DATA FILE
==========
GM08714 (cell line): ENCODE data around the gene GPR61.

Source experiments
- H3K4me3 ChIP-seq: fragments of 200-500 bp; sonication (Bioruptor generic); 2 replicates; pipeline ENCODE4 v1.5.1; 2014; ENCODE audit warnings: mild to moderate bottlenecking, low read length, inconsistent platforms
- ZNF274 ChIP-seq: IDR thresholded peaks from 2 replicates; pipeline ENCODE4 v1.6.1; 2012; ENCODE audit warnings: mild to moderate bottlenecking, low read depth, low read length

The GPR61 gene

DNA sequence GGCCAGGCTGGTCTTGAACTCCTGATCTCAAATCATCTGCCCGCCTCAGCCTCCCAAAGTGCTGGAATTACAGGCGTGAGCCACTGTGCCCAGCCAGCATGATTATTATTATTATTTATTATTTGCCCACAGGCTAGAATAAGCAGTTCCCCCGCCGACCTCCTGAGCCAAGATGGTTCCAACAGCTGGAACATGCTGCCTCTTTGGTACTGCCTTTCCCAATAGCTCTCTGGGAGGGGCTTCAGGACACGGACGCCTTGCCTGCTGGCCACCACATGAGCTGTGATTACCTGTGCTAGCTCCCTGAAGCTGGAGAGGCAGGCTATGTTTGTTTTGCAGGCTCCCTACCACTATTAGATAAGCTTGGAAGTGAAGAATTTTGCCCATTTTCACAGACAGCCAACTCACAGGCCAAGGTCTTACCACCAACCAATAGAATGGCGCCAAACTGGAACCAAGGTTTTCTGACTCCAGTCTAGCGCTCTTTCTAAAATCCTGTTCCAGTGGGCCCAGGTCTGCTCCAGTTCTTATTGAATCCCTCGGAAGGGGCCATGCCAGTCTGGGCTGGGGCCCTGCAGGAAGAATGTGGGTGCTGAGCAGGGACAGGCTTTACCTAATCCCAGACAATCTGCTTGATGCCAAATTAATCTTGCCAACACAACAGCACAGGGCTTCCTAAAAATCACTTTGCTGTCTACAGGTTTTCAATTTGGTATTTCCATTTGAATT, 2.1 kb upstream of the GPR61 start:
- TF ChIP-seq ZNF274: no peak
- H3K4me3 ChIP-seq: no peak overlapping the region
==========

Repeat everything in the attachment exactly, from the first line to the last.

GM08714 (cell line): ENCODE data around the gene GPR61.

Source experiments
- H3K4me3 ChIP-seq: fragments of 200-500 bp; sonication (Bioruptor generic); 2 replicates; pipeline ENCODE4 v1.5.1; 2014; ENCODE audit warnings: mild to moderate bottlenecking, low read length, inconsistent platforms
- ZNF274 ChIP-seq: IDR thresholded peaks from 2 replicates; pipeline ENCODE4 v1.6.1; 2012; ENCODE audit warnings: mild to moderate bottlenecking, low read depth, low read length

The GPR61 gene

DNA sequence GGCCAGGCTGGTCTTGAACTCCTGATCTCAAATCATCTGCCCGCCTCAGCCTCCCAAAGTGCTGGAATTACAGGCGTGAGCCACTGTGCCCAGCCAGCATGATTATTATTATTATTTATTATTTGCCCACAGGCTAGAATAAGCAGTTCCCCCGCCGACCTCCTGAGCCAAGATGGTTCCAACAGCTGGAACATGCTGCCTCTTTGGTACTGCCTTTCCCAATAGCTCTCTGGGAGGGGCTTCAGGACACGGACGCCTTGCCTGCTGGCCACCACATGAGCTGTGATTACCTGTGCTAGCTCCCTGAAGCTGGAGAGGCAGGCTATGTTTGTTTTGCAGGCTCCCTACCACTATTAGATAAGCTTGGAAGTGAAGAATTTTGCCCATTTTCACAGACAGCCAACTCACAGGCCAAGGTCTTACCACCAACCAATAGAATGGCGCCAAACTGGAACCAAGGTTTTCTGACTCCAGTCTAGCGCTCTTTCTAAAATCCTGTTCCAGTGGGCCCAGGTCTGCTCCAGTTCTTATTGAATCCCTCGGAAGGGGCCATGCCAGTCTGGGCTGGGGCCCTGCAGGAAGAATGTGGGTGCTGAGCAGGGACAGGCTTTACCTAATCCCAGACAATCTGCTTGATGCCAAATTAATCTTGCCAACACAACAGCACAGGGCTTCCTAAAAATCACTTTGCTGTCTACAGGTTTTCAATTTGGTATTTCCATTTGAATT, 2.1 kb upstream of the GPR61 start:
- TF ChIP-seq ZNF274: no peak
- H3K4me3 ChIP-seq: no peak overlapping the region